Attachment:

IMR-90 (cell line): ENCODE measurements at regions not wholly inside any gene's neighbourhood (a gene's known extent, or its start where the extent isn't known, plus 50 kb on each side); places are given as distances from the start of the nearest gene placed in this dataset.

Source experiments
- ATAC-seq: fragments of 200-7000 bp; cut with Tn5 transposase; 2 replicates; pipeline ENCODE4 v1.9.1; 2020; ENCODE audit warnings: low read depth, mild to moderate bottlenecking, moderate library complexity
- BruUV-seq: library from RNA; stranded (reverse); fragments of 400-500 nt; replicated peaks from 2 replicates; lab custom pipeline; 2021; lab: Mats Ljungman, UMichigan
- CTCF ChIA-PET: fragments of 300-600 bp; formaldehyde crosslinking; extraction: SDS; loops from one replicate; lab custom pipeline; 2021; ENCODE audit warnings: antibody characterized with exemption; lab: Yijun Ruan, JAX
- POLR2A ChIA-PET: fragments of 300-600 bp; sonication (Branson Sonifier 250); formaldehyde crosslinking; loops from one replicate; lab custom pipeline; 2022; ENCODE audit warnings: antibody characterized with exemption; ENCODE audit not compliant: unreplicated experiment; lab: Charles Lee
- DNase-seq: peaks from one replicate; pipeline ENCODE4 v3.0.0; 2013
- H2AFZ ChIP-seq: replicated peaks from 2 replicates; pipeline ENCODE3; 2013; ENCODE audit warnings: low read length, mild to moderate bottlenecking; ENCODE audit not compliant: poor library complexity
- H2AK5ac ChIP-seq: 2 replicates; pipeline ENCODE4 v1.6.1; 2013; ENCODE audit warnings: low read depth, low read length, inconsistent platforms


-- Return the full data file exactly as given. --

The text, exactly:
IMR-90 (cell line): ENCODE measurements at regions not wholly inside any gene's neighbourhood (a gene's known extent, or its start where the extent isn't known, plus 50 kb on each side); places are given as distances from the start of the nearest gene placed in this dataset.

Source experiments
- ATAC-seq: fragments of 200-7000 bp; cut with Tn5 transposase; 2 replicates; pipeline ENCODE4 v1.9.1; 2020; ENCODE audit warnings: low read depth, mild to moderate bottlenecking, moderate library complexity
- BruUV-seq: library from RNA; stranded (reverse); fragments of 400-500 nt; replicated peaks from 2 replicates; lab custom pipeline; 2021; lab: Mats Ljungman, UMichigan
- CTCF ChIA-PET: fragments of 300-600 bp; formaldehyde crosslinking; extraction: SDS; loops from one replicate; lab custom pipeline; 2021; ENCODE audit warnings: antibody characterized with exemption; lab: Yijun Ruan, JAX
- POLR2A ChIA-PET: fragments of 300-600 bp; sonication (Branson Sonifier 250); formaldehyde crosslinking; loops from one replicate; lab custom pipeline; 2022; ENCODE audit warnings: antibody characterized with exemption; ENCODE audit not compliant: unreplicated experiment; lab: Charles Lee
- DNase-seq: peaks from one replicate; pipeline ENCODE4 v3.0.0; 2013
- H2AFZ ChIP-seq: replicated peaks from 2 replicates; pipeline ENCODE3; 2013; ENCODE audit warnings: low read length, mild to moderate bottlenecking; ENCODE audit not compliant: poor library complexity
- H2AK5ac ChIP-seq: 2 replicates; pipeline ENCODE4 v1.6.1; 2013; ENCODE audit warnings: low read depth, low read length, inconsistent platforms